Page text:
Corn futures are 5 to 7 cents lower on followthrough from yesterday's losses.
- A combination of followthrough from yesterday's losses, spillover from soybeans and negative outside markets is weighing on corn futures this morning.
- Traders are also working to even positions ahead of Friday's USDA Supply & Demand Report, which is expected to reflect a slowdown in corn demand, resulting in around a 13-million-bu. increase in carryover from last month.
- But carryover hovering around 600 million bu. is still razor-tight.
- Traders are also taking some weather premium out of the market as forecasts for rains have improved for next week in Argentina and southern Brazil.
Soybean futures are 11 to 13 cents lower on improved rainfall chances for dry areas of South America early next week.
- While hot and dry conditions are seen lingering this week across southern Brazil and Argentina, weather models have increased the likelihood of rains in those areas next week.
- As a result, traders are taking some weather premium out of the market, with additional pressure coming from negative outside markets.
- Traders also look for Chinese soybean demand to wane as the country prepares for next week's holiday.
- Meanwhile, traders look for USDA to trim carryover by around 6 million bu. from last month to 129 million bu. due to strong demand.
Wheat futures at all three exchanges are mostly 1 to 4 cents lower on spillover from neighboring pits.
- Wheat is weaker on spillover from neighboring pits and from strength in the dollar index. Crude oil futures are sharply lower this morning, although gold is firmer.
- Traders are still digesting a flurry of global export developments yesterday, which should eventually raise demand for U.S. wheat as supplies in Europe and the Black Sea region tighten.
- India's farm minister says its cabinet will meet tomorrow to discuss the possibility of freeing additional government wheat stocks for export as the country prepares for new-crop arrivals.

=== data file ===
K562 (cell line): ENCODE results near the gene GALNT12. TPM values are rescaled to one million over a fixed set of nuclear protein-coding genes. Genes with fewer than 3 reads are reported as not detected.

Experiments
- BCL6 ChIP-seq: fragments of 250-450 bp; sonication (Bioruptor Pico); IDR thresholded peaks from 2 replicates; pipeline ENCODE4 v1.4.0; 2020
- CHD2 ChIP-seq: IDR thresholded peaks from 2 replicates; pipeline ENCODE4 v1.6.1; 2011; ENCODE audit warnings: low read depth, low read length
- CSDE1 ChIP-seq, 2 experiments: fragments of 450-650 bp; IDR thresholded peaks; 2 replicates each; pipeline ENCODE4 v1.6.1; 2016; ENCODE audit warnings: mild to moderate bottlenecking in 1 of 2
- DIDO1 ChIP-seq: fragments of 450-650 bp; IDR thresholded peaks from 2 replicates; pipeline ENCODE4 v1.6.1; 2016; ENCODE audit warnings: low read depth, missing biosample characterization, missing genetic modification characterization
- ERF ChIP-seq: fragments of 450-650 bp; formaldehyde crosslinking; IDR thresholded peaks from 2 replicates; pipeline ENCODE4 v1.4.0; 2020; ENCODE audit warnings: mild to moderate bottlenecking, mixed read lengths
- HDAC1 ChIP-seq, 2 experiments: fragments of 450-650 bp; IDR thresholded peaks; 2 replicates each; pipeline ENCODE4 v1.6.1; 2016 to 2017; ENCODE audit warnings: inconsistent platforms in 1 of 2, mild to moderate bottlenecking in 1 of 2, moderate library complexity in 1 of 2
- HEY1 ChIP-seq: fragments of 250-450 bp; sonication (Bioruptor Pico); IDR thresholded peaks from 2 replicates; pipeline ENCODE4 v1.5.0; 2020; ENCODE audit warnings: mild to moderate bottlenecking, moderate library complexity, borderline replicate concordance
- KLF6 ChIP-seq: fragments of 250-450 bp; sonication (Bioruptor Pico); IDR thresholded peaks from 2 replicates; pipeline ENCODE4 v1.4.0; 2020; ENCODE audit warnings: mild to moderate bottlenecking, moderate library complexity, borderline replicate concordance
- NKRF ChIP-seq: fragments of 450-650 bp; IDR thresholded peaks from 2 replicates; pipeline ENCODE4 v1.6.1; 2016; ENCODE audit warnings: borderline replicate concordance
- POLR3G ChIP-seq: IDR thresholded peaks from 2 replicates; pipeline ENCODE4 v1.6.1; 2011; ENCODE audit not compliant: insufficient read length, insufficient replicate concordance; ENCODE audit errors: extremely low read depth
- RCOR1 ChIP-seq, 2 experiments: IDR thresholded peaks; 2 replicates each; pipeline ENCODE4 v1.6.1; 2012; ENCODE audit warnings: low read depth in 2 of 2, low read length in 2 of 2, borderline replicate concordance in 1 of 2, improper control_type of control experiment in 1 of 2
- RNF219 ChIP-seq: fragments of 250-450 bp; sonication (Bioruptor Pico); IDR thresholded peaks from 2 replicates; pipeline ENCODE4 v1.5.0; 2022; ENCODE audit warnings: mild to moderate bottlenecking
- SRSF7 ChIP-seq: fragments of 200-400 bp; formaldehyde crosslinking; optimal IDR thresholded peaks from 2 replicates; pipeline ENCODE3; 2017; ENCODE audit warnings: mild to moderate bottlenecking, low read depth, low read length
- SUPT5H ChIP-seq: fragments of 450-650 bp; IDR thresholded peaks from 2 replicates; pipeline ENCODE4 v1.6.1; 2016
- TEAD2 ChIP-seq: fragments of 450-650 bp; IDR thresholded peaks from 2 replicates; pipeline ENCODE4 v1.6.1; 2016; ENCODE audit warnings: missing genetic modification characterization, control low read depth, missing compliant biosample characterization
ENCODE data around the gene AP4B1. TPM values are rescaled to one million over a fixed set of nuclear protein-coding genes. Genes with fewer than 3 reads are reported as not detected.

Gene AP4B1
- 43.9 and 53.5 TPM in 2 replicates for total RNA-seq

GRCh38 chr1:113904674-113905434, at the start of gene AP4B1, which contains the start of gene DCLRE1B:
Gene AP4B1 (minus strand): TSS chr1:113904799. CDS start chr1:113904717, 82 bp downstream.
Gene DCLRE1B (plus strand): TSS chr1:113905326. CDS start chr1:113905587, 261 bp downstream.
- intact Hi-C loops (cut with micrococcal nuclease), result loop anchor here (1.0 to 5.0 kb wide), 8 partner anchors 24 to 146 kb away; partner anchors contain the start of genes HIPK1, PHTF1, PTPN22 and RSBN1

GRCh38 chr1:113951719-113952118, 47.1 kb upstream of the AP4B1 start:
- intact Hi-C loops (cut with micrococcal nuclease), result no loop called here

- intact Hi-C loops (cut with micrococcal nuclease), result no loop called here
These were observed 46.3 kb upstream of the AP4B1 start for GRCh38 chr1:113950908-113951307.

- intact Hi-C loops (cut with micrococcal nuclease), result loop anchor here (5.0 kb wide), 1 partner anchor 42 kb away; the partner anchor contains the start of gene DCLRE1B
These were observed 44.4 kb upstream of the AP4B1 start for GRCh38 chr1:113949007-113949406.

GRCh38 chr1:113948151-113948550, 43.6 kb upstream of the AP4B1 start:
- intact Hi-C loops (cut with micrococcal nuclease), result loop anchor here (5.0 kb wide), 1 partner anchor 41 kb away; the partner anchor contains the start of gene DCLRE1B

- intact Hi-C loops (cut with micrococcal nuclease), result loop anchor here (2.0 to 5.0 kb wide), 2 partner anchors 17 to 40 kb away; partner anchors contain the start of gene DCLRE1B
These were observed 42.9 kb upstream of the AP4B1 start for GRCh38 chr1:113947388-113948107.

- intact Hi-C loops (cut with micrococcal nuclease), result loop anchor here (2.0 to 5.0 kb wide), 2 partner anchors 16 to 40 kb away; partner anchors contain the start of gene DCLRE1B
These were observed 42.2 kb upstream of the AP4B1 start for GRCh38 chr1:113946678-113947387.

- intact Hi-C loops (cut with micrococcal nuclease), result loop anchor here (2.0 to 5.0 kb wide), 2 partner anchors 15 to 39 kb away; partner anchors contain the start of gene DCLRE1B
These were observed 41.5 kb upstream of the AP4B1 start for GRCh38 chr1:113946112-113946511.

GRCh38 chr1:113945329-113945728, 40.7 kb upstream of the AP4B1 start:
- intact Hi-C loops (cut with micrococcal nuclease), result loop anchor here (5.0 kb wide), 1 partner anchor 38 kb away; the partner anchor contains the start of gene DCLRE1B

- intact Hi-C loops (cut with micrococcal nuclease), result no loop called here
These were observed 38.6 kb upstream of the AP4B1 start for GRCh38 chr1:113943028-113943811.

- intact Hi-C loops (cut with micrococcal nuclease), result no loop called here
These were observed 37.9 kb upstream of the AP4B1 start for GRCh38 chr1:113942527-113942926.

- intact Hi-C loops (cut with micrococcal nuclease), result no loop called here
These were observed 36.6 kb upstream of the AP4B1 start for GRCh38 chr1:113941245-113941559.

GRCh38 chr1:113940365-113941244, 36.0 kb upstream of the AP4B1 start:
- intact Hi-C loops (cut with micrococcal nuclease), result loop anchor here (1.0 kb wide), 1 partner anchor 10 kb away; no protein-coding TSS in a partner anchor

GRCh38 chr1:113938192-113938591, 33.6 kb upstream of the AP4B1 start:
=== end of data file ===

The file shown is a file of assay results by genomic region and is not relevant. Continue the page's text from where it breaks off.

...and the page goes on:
- According to pre-report expectations, traders look for USDA on Friday to raise wheat carryover by around 12 million bu. from last month to 728 million bushels.
Live cattle futures are called to open mixed as traders wait on cash trade to develop.
- Packers have not yet begun to bid for cattle, which signals trade could be delayed until Friday.
- Pressure on futures should be limited by signals the boxed beef market has posted a near-term low. Choice values firmed $1.57 and Select rose 71 cents yesterday on strong movement.
- But following two weeks of sharp price declines, beef values have a lot of ground to recover and packers' profit margins are deep in the red.
- Feeder cattle futures should find support from weakness in the corn market.
Lean hog futures are called to open steady to lower on concerns about pork demand.
- Pork cutout values slipped $1.62 yesterday to push packers' profit margins deep into the red and raise concerns about pork demand.
- The cash hog market is called steady to lower as packers work to improve profit margins. Packers have also lowered their daily slaughter requirements.
- February lean hog futures ended the day yesterday at around a dollar discount to the cash index, which should limit pressure on futures.